Howdy, Stranger!

It looks like you're new here. If you want to get involved, click one of these buttons!

Lexus RX 330



  • wwestwwest Posts: 10,706
    Let's just end it at that.
  • wmquanwmquan Posts: 1,817

    I'm curious, did you read through the entire article? I'm afraid that article does not say that FWD or FWD-biased AWD is hazardous when driven properly. It does say that improper driving technique with FWD can be hazardous. But it promotes the learning of appropriate driving techniques to react to the different behavior of FWD in snow.

    Indeed, the author actually claims that FWD, properly driven, is better in snow and ice than RWD! That's the furthest thing from saying FWD is hazardous!

    And, once you hit the "edge" of adhesion, such as in snow and ice, FWD makes for a much more controllable car - But You Have To Know How To Drive It!

    Mind you, I don't necessarily agree with the author. And is he a credible source? All I could tell from his site is that he sells an additive to improve fuel mileage.
  • wwestwwest Posts: 10,706
    FWD drive vehicles rely on ONLY the front tire's traction for both motive and directional forces. RWD distributes these forces over both the front, for directional control, and the rear, for motive forces.

    Given the above facts how anyone can think FWD isn't more hazardous, less safe, than RWD on a slippery roadbed surface is beyond me.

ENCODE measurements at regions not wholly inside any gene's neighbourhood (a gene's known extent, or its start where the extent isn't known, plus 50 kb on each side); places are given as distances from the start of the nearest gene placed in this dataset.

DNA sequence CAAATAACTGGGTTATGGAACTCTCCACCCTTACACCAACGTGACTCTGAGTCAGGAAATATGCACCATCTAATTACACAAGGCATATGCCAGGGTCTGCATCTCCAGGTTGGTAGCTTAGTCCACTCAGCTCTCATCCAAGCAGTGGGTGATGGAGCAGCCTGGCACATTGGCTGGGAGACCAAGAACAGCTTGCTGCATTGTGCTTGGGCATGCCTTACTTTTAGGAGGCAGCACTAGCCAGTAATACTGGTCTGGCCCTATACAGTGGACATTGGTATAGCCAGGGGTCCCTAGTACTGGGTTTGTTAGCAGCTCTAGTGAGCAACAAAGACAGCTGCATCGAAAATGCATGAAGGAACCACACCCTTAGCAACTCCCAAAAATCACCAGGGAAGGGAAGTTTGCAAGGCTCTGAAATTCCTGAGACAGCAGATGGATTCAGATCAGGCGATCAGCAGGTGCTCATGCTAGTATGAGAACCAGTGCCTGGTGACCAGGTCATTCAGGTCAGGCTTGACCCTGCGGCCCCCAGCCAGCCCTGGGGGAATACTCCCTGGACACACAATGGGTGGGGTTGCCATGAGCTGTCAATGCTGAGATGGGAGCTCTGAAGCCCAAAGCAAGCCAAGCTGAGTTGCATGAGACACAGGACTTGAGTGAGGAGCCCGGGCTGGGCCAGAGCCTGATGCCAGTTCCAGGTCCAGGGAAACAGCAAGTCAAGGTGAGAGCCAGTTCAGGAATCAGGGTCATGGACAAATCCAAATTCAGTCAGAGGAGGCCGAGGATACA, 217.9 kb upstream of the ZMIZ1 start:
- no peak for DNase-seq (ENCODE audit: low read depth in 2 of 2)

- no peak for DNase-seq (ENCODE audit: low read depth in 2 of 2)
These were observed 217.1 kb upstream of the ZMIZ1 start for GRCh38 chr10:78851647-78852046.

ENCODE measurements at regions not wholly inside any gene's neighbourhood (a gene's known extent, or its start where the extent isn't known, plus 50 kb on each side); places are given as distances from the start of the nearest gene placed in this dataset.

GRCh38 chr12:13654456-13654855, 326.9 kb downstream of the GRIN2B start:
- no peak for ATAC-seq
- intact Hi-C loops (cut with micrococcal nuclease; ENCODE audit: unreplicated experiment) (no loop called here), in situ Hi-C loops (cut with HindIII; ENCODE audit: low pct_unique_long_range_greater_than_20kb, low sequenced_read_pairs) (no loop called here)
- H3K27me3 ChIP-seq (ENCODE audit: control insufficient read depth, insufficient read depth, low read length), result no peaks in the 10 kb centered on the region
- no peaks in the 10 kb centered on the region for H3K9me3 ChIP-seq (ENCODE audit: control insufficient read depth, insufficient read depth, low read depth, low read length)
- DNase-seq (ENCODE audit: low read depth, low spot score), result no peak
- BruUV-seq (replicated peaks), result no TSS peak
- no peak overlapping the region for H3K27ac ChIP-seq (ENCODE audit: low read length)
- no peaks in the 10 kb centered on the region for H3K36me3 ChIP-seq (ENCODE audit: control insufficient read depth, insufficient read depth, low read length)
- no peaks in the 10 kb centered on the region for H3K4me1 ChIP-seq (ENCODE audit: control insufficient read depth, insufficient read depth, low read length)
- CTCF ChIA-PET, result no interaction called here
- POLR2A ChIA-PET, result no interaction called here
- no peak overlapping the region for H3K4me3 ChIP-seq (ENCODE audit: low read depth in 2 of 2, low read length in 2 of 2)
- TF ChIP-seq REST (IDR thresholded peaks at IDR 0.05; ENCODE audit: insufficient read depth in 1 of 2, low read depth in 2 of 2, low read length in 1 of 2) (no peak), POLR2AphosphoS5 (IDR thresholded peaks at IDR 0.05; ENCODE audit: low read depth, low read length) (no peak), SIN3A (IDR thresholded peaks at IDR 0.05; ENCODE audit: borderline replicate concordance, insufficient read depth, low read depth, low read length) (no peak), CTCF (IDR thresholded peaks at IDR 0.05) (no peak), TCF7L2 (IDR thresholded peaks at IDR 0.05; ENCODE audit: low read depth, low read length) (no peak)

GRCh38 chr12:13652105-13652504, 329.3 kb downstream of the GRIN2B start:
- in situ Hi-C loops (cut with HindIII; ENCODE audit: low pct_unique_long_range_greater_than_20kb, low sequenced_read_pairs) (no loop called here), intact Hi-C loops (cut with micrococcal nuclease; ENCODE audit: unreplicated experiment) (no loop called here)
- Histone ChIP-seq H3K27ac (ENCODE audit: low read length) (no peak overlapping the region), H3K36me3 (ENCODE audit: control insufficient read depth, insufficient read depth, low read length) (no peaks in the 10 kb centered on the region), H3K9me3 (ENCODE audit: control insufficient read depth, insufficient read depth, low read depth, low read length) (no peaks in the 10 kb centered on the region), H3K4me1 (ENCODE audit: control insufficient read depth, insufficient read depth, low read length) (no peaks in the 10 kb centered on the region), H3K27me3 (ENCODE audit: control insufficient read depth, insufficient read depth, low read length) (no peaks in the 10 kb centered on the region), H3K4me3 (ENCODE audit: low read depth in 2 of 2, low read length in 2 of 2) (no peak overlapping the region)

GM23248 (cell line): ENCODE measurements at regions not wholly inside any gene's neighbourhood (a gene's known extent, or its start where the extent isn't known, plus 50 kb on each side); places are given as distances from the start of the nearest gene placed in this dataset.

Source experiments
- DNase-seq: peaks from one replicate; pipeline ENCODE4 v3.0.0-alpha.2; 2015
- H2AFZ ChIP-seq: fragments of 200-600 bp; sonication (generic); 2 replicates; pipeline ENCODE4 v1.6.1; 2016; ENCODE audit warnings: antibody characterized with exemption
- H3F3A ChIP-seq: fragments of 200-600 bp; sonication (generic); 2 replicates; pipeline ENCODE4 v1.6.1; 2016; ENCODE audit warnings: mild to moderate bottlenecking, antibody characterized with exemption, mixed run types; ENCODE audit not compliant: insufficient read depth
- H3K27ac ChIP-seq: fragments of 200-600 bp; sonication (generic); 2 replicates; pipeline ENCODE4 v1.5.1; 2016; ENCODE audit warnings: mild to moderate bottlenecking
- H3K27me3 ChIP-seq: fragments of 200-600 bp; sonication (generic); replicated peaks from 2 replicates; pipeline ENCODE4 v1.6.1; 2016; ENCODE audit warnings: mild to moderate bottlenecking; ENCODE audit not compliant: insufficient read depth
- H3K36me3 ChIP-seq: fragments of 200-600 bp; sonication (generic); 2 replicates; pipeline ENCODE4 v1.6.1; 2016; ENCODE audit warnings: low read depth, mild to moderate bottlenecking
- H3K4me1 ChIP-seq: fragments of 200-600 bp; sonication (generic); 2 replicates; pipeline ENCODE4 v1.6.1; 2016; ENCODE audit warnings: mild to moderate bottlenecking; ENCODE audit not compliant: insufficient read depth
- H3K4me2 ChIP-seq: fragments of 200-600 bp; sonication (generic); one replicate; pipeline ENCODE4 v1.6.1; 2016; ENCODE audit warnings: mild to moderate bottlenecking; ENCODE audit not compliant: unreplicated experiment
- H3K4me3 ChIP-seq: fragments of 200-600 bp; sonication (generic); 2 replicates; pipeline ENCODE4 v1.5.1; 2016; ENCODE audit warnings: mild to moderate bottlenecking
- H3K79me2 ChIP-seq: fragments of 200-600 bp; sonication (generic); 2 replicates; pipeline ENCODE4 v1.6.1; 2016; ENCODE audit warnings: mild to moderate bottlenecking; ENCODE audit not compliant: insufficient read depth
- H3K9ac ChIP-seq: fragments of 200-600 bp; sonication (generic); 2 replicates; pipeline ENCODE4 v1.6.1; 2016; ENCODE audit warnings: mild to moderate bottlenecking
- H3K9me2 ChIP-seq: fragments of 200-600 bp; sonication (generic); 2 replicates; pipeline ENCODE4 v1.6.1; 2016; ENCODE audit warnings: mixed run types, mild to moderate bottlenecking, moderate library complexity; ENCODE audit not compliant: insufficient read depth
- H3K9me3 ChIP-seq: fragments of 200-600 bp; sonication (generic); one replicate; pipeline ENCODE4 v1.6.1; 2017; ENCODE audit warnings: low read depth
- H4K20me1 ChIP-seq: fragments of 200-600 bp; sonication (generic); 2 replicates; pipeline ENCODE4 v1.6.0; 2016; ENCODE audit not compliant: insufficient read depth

Now, if you can dispute those facts then I'm willing to listen.
  • cbest1465cbest1465 Posts: 25
    I found this site

    Click on Lexus Vehicles and highlight RX330.

    Click here 01/05/2003 2004 RX 330 Product Information - Preliminary

    It gives a list of options and option packages. No pricing thought.
  • wwestwwest Posts: 10,706
    "But you have to know how to drive it".

    How about, "you have to be trained to overcome human nature".

    In a panic, or surprise, strange, situation, what do our human instincts tell us to do?

    Hesitate, pull-back, think-it-over, etc.

    So our natural (untrained) instinct would be to lift the throttle, and maybe even apply the brakes. Not so bad in a RWD or RWD biased AWD, but FWD?

    Flying simulators are used to train pilots to react instinctively to most predictable, surprise, out of the ordinary, events, otherwise that natural instinct to think it over would result in not just a few deaths.

    So how many of today's drivers, overall, do you suppose have taken even a few seconds to prepare themselves for that moment of truth? If not, and they're driving a RWD they'll probably still survive.

    In a FWD, be prepared (trained), be quick, or be dead!

    That was the point I had hoped you would get from the link.
  • cbest1465cbest1465 Posts: 25
    I currently have the roof rack on my RX, In fact in my owners manual it states they shouldn't be used for hauling items.

    I am torn between the look of the rails on the new RX - not sure if I would prefer not having them.

    Don't they defeat the areo-dynamics and increase wind noise?

    Any thoughts?
  • wwestwwest Posts: 10,706
    The cross rails from the roof rack on my 01 AWD RX300 are laying silently in the corner of the garage where they will remain unless I need to haul something weighing less than 75 lbs on the roof.